(BURNABY) – The BC Government and Service Employees’ Union (BCGEU) is applauding the B.C. government’s decision to call a public inquiry into money laundering headed by B.C. Supreme Court Justice Austin Cullen. And the union is praising its members for their advocacy over the last six months as a key driver in the government’s decision.
“Like all British Columbians, our members want answers about how our province got into this mess, how we get out of it, and who is responsible,” says BCGEU president Stephanie Smith. “Today’s announcement is a vital step toward getting those answers. I’m proud of our members and everyone who signed our petition—or engaged the government in any other way on this issue—and I’m happy to see the government is listening.”
In addition to money laundering’s impacts on the housing market that have affected affordability across B.C., many BCGEU members have also been impacted at their workplace. Members in sectors from health care, social services, libraries, and gaming to deputy sheriffs and correctional officers have been thrust into first responder roles on the frontlines of the opioid crisis, with members in B.C.’s casinos facing the presence of organized crime at their workplaces.
Despite a series of studies completed over the last year into the impact of money laundering in B.C. and Canada, significant questions remain including the true scope of the problem and who is accountable. This is because, to date, none of the studies have been completed by investigators with the authority to request documents and compel testimony.
“We’ve all learned a lot about money laundering recently,” said Smith. “But it’s really been a case of the more we learn, the more we realize how much we still don’t know. Every report I’ve seen has been like shining a flashlight into one corner of a big, dark room. We’ve said from the beginning that a public inquiry is the only way to turn the lights on so we can get the full picture.”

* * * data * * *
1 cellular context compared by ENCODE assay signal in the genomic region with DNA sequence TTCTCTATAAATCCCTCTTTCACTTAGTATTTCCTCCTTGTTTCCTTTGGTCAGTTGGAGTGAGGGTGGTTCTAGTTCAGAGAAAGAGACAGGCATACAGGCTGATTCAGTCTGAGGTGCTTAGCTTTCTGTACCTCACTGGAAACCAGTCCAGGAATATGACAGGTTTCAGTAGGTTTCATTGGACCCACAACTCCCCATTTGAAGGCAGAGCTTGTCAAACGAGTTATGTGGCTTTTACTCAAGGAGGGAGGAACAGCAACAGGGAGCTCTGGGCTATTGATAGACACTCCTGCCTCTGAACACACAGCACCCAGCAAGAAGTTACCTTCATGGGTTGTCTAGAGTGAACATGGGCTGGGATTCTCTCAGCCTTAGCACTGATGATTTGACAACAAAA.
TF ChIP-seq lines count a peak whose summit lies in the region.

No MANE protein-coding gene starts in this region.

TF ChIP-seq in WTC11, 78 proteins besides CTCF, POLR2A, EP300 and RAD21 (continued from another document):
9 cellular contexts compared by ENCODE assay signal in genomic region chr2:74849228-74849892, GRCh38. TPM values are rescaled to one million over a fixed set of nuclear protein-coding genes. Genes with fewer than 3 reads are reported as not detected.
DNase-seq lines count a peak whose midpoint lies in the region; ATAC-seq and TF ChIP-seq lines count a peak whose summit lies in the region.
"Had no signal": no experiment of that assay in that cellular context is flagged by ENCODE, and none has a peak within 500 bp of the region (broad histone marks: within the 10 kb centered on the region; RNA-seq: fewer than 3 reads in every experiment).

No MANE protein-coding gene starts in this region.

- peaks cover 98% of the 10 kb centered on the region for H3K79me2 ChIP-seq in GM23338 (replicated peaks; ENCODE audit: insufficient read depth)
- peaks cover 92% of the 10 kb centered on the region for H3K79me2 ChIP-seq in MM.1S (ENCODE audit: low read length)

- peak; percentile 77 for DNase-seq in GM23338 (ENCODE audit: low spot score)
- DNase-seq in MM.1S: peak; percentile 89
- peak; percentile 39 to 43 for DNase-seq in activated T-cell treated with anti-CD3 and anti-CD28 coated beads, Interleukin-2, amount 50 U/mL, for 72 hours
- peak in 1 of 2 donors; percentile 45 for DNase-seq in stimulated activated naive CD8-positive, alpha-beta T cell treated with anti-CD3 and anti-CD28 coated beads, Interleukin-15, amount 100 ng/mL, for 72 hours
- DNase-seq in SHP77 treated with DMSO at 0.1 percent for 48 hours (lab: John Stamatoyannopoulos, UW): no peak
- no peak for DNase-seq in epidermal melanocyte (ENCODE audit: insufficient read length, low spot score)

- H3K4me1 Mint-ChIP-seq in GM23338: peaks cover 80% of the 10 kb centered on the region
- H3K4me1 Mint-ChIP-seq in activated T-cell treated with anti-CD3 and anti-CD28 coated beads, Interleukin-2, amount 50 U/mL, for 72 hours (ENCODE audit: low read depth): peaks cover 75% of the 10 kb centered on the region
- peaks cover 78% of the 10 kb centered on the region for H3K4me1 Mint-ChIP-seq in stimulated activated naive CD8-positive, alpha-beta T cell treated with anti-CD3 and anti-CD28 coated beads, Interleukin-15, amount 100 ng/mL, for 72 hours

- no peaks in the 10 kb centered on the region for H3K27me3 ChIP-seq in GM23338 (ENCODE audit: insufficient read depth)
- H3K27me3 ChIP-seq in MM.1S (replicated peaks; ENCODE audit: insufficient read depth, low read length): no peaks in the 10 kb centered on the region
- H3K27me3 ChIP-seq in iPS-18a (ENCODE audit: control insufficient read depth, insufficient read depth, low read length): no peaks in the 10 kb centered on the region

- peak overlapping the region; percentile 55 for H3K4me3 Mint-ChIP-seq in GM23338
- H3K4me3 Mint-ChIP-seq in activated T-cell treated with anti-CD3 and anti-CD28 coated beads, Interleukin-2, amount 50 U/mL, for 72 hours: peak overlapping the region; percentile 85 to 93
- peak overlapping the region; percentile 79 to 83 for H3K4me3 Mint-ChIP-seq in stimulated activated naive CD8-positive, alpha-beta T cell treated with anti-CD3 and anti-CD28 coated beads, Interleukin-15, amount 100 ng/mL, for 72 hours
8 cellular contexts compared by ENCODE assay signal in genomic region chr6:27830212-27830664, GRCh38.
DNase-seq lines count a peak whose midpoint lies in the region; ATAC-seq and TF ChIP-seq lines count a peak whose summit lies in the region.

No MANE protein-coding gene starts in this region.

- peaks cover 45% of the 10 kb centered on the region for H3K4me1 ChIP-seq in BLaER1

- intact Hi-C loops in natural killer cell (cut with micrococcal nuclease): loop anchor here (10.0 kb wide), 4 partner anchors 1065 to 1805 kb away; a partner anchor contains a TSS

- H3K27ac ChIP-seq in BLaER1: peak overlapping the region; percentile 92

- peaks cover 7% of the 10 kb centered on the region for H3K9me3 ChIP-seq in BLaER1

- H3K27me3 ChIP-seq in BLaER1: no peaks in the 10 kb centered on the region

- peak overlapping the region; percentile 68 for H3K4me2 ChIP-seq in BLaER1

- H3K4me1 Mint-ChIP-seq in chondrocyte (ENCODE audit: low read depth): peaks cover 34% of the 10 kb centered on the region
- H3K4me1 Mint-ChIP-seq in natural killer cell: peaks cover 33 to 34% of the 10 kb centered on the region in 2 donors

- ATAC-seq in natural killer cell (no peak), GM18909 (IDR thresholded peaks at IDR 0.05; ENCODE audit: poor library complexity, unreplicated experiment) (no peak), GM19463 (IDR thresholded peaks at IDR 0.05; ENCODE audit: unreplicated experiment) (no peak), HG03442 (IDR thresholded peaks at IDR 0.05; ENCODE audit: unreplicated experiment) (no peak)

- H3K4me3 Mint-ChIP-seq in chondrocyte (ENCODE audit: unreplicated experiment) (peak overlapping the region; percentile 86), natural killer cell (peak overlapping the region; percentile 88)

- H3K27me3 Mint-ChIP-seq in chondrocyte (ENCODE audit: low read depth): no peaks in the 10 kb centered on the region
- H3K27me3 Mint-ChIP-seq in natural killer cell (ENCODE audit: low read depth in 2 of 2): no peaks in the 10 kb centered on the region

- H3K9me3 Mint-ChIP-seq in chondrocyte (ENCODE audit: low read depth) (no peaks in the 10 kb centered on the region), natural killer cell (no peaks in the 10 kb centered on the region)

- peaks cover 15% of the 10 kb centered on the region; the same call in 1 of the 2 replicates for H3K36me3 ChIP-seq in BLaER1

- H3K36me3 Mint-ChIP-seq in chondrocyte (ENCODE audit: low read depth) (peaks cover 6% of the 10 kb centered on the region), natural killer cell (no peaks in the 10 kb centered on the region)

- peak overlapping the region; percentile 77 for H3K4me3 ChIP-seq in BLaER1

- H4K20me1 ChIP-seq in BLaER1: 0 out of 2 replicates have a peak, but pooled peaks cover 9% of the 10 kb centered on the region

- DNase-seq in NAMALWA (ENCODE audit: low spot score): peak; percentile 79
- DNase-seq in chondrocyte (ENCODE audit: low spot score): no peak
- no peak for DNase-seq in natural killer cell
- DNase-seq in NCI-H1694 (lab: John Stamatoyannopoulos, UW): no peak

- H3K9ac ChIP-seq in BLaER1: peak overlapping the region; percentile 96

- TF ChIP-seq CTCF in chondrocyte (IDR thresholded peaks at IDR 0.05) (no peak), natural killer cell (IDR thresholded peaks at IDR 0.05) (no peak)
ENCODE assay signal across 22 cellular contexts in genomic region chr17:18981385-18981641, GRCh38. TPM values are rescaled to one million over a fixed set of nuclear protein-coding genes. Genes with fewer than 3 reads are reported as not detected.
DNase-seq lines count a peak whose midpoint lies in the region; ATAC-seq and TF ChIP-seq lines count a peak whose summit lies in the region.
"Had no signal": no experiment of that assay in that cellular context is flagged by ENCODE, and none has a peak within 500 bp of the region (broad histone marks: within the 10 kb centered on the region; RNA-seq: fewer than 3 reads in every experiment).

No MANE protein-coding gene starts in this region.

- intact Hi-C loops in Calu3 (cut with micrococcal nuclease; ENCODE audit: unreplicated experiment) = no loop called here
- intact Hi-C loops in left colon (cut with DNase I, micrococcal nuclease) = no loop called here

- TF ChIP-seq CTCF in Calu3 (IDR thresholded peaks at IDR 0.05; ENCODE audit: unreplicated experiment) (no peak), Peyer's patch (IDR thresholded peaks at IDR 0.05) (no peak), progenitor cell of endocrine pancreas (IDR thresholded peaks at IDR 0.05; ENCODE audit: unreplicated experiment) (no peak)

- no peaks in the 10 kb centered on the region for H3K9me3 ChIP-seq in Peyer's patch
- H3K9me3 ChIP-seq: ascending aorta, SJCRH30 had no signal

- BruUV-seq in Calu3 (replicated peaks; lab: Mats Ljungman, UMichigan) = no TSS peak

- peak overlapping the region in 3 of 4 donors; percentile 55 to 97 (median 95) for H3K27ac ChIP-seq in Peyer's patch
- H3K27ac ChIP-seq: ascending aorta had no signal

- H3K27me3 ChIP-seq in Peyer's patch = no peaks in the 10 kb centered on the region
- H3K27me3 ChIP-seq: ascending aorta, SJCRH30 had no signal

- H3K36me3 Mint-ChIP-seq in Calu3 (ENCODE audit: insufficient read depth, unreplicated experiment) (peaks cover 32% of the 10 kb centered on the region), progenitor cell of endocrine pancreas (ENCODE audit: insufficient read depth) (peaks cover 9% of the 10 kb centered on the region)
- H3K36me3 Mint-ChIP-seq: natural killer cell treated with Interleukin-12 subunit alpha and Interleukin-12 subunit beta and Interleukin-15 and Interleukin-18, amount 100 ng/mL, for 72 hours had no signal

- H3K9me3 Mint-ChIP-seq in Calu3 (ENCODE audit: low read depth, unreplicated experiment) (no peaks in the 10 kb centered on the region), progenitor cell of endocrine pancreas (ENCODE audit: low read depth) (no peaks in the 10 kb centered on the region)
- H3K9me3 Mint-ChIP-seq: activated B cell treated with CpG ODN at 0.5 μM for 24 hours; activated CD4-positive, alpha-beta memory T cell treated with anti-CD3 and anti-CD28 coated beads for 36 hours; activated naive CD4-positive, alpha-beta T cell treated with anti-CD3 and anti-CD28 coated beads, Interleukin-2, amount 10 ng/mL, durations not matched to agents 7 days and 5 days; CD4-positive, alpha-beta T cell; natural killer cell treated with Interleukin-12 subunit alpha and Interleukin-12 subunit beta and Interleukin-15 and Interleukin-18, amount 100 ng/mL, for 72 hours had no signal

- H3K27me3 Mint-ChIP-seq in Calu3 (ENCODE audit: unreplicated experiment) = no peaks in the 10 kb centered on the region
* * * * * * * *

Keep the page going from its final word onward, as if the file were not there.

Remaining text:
The government’s decision announced today has broad-based public support. A February 2019 Research Co. poll commissioned by the BCGEU showed 77 per cent of respondents in favour of an inquiry. These findings, and those from two others dating back to June 2018, showed support for an inquiry across age, gender, region, voting preference and ethnicity.
“In addition to the announcement of the inquiry itself, we are also encouraged by the ability of the commissioner to compel testimony, the ability to go as far back in time as necessary, and the co-operation of the federal government. We look forward to learning more about terms and resources in the coming days. It’s imperative that the commissioner has the power to explore the myriad of ways that dirty money has impacted our housing market, the opioid epidemic and other aspects of our economy and communities.”
The union first called for a public inquiry in December 2018 following the collapse of the RCMP’s E-Pirate investigation and launched a public petition in February 2019.
For more information contact Stefan Avlijas, BCGEU 778 833-2667.